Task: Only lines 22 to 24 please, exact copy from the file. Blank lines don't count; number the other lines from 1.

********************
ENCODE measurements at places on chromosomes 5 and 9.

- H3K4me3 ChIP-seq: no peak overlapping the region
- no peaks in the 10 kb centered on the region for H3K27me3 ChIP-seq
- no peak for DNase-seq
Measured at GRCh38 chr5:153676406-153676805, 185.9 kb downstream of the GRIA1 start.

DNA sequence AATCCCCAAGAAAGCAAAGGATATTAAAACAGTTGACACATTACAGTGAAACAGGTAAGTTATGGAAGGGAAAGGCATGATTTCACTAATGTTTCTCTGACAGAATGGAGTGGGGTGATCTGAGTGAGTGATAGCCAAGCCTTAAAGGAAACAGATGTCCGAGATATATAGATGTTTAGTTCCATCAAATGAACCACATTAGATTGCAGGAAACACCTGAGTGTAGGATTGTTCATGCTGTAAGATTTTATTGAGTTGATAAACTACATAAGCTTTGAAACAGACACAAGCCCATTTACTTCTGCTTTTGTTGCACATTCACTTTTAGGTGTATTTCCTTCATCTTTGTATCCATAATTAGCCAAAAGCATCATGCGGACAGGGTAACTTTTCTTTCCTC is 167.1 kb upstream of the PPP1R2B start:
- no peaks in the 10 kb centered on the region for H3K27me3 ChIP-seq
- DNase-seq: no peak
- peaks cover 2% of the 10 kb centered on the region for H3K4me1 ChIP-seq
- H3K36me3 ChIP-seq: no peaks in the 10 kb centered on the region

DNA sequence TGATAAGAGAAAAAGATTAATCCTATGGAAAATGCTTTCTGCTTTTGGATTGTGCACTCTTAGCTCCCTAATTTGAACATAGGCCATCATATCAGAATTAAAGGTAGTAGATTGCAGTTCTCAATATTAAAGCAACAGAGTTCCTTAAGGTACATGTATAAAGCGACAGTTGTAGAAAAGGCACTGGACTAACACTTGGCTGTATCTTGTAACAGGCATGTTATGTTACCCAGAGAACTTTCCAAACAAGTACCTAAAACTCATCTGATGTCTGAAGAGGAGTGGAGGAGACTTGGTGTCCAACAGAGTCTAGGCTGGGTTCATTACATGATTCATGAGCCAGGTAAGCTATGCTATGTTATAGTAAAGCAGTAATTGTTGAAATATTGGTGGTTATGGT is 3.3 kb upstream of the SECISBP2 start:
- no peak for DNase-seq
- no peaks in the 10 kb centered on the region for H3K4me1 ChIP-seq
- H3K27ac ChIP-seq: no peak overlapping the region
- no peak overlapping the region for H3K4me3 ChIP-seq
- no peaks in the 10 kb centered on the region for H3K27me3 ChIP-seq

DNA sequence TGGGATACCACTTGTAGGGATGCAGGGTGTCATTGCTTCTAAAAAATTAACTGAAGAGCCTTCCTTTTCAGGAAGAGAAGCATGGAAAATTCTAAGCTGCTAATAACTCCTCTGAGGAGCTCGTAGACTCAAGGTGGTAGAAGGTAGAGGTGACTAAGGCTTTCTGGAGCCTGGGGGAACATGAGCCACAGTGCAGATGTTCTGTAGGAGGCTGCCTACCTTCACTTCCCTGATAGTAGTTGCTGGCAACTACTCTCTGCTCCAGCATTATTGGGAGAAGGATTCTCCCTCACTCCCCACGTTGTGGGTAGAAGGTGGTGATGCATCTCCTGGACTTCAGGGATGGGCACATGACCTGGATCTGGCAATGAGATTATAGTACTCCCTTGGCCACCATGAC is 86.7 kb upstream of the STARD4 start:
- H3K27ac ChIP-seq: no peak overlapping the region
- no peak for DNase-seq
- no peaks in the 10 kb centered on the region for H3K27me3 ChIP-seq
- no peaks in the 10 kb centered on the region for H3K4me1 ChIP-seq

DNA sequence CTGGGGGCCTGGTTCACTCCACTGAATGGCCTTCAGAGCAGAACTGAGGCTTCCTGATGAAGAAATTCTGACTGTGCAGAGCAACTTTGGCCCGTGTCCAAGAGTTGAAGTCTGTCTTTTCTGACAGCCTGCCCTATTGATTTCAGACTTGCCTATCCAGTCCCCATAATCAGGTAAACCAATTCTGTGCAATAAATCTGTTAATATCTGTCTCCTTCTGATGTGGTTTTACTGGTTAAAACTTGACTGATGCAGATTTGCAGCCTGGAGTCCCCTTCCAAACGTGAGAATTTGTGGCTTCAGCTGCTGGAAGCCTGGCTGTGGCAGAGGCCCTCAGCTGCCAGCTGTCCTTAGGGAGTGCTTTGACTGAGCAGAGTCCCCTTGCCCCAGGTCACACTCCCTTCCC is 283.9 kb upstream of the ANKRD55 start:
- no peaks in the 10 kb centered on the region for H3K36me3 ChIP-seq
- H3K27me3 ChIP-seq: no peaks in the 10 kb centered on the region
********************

DNA sequence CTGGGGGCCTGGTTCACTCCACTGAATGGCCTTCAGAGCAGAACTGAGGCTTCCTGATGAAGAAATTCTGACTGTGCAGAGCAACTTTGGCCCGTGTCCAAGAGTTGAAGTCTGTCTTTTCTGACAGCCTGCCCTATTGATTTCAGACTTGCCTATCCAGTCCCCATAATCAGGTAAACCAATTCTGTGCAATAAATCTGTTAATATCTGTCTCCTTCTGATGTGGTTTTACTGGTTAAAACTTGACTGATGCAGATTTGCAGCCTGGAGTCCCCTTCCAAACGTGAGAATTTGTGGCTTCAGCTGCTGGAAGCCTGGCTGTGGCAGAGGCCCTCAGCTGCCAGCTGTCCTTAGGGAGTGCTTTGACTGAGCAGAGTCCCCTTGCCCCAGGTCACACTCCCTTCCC is 283.9 kb upstream of the ANKRD55 start:
- no peaks in the 10 kb centered on the region for H3K36me3 ChIP-seq
- H3K27me3 ChIP-seq: no peaks in the 10 kb centered on the region